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Stalybridge Aqueduct
River Tame, Stalybridge, Tameside, Manchester, UK
Stalybridge Aqueduct
associated engineer
Benjamin Outram
date  1800 - 1801
era  Georgian  |  category  Aqueduct  |  reference  SJ953982
ICE reference number  HEW 858
photo  Paul Dunkerley / ICE R&D Fund
The aqueduct at Stalybridge carries the Huddersfield Narrow Canal over the River Tame. It is the second and only surviving prefabricated iron aqueduct designed by engineer Benjamin Outram, and it replaced his earlier masonry aqueduct at the same location.
Outram's earlier masonry aqueduct had four arches and was constructed in 1795. It was swept away by a flood in August 1799. Using cast iron was seen as a quick and cost effective way to replace it. But this was a novel idea the first cast iron aqueduct in the world dates from only four years earlier (Longdon-on-Tern by Thomas Telford, 1795). By 1799, Outram had already built a similar structure at Holmes on the Derby Canal (now gone).
The more substantial Stalybridge Aqueduct, also known as the Stakes Aqueduct, has a trough 18.75m long overall with a clear span of 16.75m over the river. The trough is 3m wide and 1.8m deep, with separate side and base segments approximately 900mm long connected by bolts and square-headed nuts.
The 18 trough side sections have flanges on either side tapering outwards from top to bottom, with eight or nine (over the abutments) intermediate triangular gusset plates. The longitudinal top flange has a moulded bead and the bottom flange is bolted to the base sections, which are also flanged and gusseted. The joints between the side and base segments appear to have been sealed with a material similar to putty. Each end of the aqueduct has niches for stop planks.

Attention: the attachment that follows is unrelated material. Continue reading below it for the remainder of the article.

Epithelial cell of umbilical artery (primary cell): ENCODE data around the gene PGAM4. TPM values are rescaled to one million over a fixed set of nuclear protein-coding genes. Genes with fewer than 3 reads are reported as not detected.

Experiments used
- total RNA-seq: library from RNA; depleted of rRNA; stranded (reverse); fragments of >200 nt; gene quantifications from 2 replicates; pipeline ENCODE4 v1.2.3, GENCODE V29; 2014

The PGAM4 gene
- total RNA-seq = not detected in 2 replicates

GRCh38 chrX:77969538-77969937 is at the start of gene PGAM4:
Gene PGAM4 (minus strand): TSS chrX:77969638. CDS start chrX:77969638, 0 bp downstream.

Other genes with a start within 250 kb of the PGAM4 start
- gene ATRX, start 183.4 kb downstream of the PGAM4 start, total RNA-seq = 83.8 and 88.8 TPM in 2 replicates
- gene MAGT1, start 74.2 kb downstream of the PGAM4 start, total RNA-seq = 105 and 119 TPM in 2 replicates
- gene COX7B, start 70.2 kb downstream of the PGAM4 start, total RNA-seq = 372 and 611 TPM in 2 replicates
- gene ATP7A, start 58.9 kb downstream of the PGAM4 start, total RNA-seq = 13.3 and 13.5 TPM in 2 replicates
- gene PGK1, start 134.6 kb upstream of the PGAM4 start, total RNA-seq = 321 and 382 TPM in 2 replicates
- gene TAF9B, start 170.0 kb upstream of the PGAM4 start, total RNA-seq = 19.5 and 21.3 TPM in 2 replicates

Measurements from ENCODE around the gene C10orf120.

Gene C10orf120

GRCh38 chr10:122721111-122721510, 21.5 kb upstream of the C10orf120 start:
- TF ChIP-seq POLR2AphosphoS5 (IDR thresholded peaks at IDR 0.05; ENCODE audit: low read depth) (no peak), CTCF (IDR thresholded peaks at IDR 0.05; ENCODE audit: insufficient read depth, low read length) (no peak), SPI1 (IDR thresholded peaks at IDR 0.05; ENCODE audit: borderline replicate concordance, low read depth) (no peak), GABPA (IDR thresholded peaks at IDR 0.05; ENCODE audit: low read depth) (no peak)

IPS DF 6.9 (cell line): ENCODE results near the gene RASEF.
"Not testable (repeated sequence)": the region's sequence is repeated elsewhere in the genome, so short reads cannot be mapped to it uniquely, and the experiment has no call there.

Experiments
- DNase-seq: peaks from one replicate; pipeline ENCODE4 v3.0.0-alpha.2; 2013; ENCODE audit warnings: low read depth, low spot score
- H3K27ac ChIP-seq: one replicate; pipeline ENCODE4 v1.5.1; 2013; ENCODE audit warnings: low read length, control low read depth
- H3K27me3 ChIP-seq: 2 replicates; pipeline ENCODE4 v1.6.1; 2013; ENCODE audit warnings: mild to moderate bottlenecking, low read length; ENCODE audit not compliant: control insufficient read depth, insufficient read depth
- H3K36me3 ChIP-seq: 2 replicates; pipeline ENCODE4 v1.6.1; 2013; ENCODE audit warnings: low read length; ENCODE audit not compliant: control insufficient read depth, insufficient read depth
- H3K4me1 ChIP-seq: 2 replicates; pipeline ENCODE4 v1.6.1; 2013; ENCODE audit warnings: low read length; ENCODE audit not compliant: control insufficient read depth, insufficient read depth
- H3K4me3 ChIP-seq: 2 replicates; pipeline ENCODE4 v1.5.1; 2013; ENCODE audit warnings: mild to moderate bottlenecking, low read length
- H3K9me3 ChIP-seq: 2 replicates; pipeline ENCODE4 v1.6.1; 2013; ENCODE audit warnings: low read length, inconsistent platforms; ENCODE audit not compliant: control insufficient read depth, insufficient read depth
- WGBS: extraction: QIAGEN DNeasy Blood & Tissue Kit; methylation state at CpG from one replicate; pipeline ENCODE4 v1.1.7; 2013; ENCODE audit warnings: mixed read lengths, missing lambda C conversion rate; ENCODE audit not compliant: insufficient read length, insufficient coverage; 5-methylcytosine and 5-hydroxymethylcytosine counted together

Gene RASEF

The trough is self-supporting between the two abutments, although pairs of raking tie bars were added in 1870 to inhibit settlement. In 1875, the trough was supported mid-span from the arch of the adjacent towpath bridge. The towpath is carried on an elliptical masonry arch of 17.1m span with a single ring of voussoir stones.
Outram was an expienced canal engineer, having started out as assistant to William Jessop. He went on to design the Derby Canal and various other canal works, including the Huddersfield Narrow Canal. However, after 1801, he concentrated on running the B. Outram & Co ironworks, which is now the Butterley Company.
Research: PD
reference sources   BDCE1

Stalybridge Aqueduct